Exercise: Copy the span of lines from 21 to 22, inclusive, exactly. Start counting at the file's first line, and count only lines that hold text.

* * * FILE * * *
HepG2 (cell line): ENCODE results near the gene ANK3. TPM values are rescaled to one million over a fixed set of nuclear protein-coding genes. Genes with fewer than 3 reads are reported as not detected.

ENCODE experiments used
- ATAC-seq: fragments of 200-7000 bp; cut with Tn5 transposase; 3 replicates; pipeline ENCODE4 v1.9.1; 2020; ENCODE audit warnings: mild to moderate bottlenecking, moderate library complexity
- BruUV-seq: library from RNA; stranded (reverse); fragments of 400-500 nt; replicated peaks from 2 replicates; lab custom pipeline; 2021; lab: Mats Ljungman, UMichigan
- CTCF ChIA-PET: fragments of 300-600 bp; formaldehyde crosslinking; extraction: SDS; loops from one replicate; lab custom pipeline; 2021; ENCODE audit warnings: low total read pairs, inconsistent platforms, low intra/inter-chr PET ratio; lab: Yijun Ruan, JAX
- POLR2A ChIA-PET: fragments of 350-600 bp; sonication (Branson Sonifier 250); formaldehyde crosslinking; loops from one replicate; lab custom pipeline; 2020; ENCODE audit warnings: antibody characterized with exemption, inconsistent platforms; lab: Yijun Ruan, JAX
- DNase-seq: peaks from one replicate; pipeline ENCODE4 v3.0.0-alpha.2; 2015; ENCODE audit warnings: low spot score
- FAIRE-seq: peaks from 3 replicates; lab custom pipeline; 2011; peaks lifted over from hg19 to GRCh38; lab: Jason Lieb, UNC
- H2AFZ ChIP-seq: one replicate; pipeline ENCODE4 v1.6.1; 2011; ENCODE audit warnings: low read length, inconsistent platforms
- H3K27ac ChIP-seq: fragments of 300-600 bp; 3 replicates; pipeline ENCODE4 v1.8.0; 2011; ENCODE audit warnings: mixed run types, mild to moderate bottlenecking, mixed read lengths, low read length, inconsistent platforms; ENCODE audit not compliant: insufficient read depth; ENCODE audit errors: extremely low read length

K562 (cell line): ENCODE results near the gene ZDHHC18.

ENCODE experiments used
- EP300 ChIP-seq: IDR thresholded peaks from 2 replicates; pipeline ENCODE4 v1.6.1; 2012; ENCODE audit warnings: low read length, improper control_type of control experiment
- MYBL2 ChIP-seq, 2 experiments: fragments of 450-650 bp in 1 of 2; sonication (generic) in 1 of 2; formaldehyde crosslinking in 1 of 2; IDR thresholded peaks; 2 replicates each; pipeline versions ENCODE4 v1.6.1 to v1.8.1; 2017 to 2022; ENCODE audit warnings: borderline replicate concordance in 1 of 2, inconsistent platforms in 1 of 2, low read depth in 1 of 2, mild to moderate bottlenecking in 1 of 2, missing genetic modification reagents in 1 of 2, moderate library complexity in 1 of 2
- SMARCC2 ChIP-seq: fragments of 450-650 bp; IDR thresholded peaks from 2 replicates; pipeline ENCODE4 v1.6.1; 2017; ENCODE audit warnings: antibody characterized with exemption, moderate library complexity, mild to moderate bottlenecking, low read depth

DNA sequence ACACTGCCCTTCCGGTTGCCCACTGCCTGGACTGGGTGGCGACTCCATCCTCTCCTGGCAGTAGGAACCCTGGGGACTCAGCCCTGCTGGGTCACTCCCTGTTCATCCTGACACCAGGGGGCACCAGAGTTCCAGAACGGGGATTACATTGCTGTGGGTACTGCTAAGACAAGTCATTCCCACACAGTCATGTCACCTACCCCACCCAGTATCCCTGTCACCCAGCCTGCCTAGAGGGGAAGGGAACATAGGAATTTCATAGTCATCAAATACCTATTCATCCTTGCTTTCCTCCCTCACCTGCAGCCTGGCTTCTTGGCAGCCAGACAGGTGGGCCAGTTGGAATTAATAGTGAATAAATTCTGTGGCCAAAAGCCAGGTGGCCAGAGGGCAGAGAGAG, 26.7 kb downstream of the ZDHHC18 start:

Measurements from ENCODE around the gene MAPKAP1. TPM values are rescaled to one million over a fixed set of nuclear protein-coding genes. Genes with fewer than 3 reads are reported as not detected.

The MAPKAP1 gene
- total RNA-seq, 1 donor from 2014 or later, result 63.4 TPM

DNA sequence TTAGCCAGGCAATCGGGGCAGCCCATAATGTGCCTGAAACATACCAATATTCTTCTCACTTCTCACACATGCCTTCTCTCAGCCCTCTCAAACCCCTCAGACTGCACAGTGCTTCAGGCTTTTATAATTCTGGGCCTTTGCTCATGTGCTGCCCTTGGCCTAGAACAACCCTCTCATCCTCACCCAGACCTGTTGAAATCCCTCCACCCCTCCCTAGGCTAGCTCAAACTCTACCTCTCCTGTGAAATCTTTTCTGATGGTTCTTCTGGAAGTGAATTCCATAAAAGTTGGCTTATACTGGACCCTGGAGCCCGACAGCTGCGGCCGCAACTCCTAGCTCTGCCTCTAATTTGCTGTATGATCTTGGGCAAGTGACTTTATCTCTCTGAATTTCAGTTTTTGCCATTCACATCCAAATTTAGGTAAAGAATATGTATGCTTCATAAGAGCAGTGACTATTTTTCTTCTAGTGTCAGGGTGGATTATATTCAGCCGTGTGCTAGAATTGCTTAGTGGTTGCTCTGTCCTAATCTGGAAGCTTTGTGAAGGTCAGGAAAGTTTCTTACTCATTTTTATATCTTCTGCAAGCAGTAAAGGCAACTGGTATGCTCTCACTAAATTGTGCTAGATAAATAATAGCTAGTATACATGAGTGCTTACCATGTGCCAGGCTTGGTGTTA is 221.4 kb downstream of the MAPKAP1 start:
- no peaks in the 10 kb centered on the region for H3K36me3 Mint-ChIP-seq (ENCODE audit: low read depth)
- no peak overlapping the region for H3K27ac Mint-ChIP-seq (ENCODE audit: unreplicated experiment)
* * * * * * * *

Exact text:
- no peaks in the 10 kb centered on the region for H3K36me3 Mint-ChIP-seq (ENCODE audit: low read depth)
- no peak overlapping the region for H3K27ac Mint-ChIP-seq (ENCODE audit: unreplicated experiment)